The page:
June 19, 2021

What lies ahead for the incoming CARICOM Secretary-General?

Photo credit: CARICOM (Photo of incoming CARICOM SG, Dr. Carla Barnett)

Alicia Nicholls

On August 15, 2021, Dr. Carla Barnett will formally assume office as the eighth Secretary-General (SG) of the forty-eight year old Caribbean Community (CARICOM). Although Ambassador Lolita Applewhaite briefly acted as SG during the period January-August 2011, Dr. Barnett will be the first female and Belizean to be appointed to this position. She was selected unanimously by the Conference of Heads of Government at a virtual special meeting held on May 11, and succeeds regional stalwart Ambassador Irwin Larocque of Dominica whose second term is coming to an end.

Dr. Barnett joins a growing pantheon of distinguished women to lead international trade organisations and groupings at a time of mounting global uncertainty. A well-respected economist, she will be at the helm of the Caribbean’s foremost regional bloc which is fighting a number of proverbial fires of both endogenous and exogenous origin. This article discusses what lies ahead for the incoming CARICOM SG and some ways in which she might be able to make a difference within the confines of her position.

The role of the SG

The CARICOM SG heads the CARICOM Secretariat based in Georgetown, Guyana as outlined in Article 23 of the Revised Treaty of Chaguaramas (RTC). Article 24(2) of the RTC provides, inter alia, that the SG is the Chief Executive Officer of the Community. He or she is not an all-powerful figure, however. The SG’s role is primarily administrative as it is the Conference of the Heads of Government that is not just the supreme organ of the Community but determines and provides policy direction to the Community as per Article 12 (1) &(2) of the RTC.

Among the tasks assigned to the SG under Article 23 is to make an annual report to the Conference on the work of the Community. The tasks outlined in Article 24(2) of the RTC include, for instance, that the SG represents the Community. It also assigns to the SG various other functions broadly associated with implementing Community decisions and achieving Community objectives. His or her functions throughout the RTC are often exercised in conjunction with, or on the direction of the competent organs or the Conference.

The SG is supposed to be independent in the exercise of his or her functions. That is, Article 23(4) forbides the SG and staff from seeking or receiving instructions from any Government of the Member States or from any other authority external to the Community in the performance of their duties.

There is also the ‘soft power’ that the SG holds. For instance, the SG is tasked under Article 26 with assisting the Community Council in collaboration with competent authorities of the Member States to establish and maintain an efficient system of consultations at the national and regional levels in order to enhance the decision-making process in the Community. Under Article 191, disputant Member States can also use the good offices of a third party, including the SG, to settle their dispute, for example.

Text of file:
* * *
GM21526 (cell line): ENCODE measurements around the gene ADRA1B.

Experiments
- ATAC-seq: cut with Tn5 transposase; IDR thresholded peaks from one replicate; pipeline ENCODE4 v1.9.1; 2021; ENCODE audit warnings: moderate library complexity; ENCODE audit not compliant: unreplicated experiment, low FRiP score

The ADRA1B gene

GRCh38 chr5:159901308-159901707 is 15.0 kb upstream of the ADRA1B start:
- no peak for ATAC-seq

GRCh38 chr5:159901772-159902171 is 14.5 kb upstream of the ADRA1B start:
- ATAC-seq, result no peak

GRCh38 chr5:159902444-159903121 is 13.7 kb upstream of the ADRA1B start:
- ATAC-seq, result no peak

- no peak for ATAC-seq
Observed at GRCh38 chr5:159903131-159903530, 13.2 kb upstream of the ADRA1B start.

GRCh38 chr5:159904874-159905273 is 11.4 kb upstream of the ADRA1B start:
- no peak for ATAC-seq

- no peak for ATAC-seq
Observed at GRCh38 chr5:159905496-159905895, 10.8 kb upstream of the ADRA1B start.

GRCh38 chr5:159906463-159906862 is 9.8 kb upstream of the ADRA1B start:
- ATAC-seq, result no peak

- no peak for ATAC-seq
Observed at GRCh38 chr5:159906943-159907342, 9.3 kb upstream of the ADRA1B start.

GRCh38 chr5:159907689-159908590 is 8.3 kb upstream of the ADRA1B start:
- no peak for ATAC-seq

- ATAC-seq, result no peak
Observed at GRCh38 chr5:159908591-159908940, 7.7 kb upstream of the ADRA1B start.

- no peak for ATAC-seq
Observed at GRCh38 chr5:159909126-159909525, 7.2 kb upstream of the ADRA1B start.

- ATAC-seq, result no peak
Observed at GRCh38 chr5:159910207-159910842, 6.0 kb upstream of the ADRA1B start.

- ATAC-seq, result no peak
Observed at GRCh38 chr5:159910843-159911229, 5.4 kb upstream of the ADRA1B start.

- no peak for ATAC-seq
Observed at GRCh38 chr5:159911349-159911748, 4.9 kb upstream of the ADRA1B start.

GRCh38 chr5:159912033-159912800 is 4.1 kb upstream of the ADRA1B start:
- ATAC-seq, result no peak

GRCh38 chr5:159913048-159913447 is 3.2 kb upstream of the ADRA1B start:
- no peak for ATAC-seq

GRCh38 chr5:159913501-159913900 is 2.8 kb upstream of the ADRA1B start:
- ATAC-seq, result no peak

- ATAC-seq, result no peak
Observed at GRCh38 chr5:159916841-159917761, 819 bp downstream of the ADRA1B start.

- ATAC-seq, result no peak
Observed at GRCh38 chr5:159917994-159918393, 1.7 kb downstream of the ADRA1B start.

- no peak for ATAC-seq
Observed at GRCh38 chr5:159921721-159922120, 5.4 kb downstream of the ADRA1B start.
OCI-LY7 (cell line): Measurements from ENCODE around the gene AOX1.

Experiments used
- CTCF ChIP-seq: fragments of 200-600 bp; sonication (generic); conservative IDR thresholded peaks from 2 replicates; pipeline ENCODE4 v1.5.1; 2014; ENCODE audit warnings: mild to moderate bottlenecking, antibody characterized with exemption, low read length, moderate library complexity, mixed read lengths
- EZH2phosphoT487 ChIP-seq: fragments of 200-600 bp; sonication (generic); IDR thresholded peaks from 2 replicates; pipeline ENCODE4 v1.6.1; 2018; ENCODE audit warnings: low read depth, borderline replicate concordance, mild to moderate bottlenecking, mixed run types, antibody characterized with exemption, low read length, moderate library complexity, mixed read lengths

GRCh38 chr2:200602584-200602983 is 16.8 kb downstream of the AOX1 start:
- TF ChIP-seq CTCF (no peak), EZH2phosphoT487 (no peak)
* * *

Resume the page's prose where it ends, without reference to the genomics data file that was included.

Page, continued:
The road ahead

Dr. Barnett will be assuming office at a time of unprecedented social and economic challenges for the Community – some endogenous and others exogenous in origin, some longstanding and others of newer vintage. She will be heading an intergovernmental organization whose Member States are all classified as Small Island Developing States and whose pre-COVID-19 realities included generally low growth rates, limited export diversification, a rising incidence of chronic non-communicable diseases (NCDs) and high vulnerabilities to macroeconomic and weather-related shocks. Member States continue to battle the climate crisis, arbitrary blacklisting from metropolitan countries in the areas of tax and anti-money laundering/terrorist financing (AML/CFT) matters, border disputes, and the list goes on.

These longstanding issues are further compounded by the COVID-19 pandemic, which brings with it the attendant issue of access inequalities caused by richer nations’ hoarding of COVID-19 vaccines and placing export restrictions on needed medical supplies. While it is hoped that the worst of the health crisis provoked by the COVID-19 pandemic will be over by August, it is evident that the economic and social effects will be with us for some time. All independent CARICOM Member States, with the exception of newly oil-rich Guyana, saw economic contractions in 2020. Unemployment and under-employment, especially among the youth, remains a chronic problem, while crime remains a concern. COVID-19 has given greater urgency to regional calls for debt forgiveness and expanded criteria for access to concessional financing.

CARICOM as an organisation itself confronts enduring issues which have been well-documented in a lengthy list of reports and studies, including the 1992 ‘Time for Action’ Report of the Ramphal Commission, the Golding Report commissioned by the Government of Jamaica and the recently released draft report of the CARICOM Commission on the Economy.  There are persistent concerns over CARICOM’s implementation deficit, the suitability of its current governance model and its ‘top down’ approach, the need for greater transparency of CARICOM’s work, enhanced and meaningful engagement of ordinary citizens and civil society, and even questions over CARICOM’s continued relevance. While the sentiment is a bit unfair, the average man or woman on the street is generally of the opinion that CARICOM either does ‘nothing’ or decisions made do not meaningfully impact livelihoods